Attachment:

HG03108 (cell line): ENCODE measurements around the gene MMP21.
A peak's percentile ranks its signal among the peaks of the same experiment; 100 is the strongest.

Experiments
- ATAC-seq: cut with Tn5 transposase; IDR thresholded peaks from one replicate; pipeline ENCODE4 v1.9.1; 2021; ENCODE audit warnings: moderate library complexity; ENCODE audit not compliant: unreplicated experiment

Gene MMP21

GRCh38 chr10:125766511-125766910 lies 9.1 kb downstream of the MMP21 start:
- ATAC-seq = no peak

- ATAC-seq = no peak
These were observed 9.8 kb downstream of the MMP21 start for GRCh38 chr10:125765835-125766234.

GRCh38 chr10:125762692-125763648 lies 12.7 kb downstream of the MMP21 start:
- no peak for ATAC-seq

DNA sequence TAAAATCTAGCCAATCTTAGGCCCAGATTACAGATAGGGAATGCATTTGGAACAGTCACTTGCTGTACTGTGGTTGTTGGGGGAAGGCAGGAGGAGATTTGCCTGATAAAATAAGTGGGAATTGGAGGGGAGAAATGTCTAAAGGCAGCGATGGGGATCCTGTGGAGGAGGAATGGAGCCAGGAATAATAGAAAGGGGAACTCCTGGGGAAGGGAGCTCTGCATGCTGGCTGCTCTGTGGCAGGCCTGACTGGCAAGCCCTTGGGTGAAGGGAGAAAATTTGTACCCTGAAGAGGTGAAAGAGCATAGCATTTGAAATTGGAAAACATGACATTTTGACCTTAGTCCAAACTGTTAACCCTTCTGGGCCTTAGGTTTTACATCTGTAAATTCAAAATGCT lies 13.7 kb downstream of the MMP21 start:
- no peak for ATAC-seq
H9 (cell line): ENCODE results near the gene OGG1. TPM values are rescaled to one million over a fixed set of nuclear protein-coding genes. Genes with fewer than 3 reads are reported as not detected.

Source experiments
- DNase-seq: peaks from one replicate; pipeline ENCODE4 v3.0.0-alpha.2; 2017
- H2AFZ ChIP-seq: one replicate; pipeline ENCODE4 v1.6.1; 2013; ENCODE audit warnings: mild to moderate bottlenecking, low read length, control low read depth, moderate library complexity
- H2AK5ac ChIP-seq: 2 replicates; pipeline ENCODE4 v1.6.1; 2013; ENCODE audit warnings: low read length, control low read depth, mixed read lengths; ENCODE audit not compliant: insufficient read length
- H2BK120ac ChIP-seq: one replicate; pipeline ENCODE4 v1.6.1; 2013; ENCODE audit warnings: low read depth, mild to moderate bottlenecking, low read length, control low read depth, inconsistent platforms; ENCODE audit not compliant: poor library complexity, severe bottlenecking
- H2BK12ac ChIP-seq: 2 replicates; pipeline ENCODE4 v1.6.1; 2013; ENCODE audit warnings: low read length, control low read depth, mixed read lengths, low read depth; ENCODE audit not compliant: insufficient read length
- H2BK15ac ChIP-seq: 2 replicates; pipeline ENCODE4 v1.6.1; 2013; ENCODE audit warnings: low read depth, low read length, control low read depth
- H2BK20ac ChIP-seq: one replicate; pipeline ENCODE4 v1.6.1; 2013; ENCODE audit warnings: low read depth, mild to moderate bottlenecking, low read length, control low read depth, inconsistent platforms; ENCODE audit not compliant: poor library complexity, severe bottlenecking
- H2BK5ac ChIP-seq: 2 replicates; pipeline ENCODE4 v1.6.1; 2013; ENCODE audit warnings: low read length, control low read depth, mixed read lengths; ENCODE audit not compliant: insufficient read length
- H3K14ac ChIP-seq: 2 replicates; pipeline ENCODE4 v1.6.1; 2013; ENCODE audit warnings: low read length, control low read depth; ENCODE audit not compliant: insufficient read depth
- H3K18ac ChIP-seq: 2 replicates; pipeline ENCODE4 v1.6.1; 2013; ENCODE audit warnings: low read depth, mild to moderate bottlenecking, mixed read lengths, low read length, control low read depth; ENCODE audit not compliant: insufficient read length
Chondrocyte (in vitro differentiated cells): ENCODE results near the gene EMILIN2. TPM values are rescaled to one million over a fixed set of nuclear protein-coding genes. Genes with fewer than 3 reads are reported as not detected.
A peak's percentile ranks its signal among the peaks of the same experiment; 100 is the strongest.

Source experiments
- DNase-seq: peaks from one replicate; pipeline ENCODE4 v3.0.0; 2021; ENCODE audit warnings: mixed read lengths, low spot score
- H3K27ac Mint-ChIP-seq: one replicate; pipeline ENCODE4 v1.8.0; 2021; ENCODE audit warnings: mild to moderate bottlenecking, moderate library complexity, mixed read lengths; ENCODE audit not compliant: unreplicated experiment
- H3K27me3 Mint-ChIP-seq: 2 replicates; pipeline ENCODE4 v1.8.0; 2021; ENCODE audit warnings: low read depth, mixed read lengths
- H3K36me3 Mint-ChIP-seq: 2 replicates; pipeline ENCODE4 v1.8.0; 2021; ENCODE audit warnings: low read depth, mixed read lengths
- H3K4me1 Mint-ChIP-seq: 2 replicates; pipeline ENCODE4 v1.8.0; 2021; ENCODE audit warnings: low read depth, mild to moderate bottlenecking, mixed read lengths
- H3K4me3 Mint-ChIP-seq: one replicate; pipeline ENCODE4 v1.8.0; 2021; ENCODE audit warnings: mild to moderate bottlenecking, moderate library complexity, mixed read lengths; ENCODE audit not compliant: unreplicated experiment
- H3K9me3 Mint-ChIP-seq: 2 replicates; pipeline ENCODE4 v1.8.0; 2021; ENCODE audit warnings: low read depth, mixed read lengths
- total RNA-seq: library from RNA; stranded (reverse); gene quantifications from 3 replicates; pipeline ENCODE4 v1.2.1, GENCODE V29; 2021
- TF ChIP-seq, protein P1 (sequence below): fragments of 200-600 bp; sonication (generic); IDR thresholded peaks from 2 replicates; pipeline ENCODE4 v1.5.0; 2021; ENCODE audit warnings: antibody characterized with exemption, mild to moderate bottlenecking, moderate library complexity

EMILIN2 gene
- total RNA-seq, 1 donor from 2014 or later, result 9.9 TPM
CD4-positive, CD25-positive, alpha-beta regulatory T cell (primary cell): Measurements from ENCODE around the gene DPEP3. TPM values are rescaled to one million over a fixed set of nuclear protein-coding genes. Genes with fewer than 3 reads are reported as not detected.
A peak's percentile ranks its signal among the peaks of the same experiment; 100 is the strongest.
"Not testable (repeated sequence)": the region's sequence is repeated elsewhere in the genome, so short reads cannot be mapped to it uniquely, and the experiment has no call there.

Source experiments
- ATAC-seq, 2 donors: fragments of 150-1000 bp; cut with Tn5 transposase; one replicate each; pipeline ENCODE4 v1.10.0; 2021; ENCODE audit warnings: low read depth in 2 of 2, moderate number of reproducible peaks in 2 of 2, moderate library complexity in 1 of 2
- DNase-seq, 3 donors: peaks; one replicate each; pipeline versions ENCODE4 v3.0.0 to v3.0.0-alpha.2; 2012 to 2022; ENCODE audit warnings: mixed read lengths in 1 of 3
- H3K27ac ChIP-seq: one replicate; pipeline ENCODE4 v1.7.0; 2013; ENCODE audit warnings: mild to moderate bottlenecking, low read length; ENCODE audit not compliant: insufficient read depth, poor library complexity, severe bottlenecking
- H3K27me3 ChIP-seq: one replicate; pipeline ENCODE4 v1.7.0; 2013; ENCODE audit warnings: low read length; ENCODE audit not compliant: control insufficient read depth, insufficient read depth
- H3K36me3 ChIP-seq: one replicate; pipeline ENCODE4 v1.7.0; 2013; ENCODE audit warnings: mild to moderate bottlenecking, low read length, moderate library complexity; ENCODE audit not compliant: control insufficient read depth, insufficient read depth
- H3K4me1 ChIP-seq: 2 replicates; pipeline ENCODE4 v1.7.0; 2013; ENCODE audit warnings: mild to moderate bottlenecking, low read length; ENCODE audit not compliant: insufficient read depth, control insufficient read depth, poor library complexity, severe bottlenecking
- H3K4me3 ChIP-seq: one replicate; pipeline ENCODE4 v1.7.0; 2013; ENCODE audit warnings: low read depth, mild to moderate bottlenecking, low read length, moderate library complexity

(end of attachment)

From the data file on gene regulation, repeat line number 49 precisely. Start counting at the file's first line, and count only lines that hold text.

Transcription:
- H3K4me1 ChIP-seq: 2 replicates; pipeline ENCODE4 v1.7.0; 2013; ENCODE audit warnings: mild to moderate bottlenecking, low read length; ENCODE audit not compliant: insufficient read depth, control insufficient read depth, poor library complexity, severe bottlenecking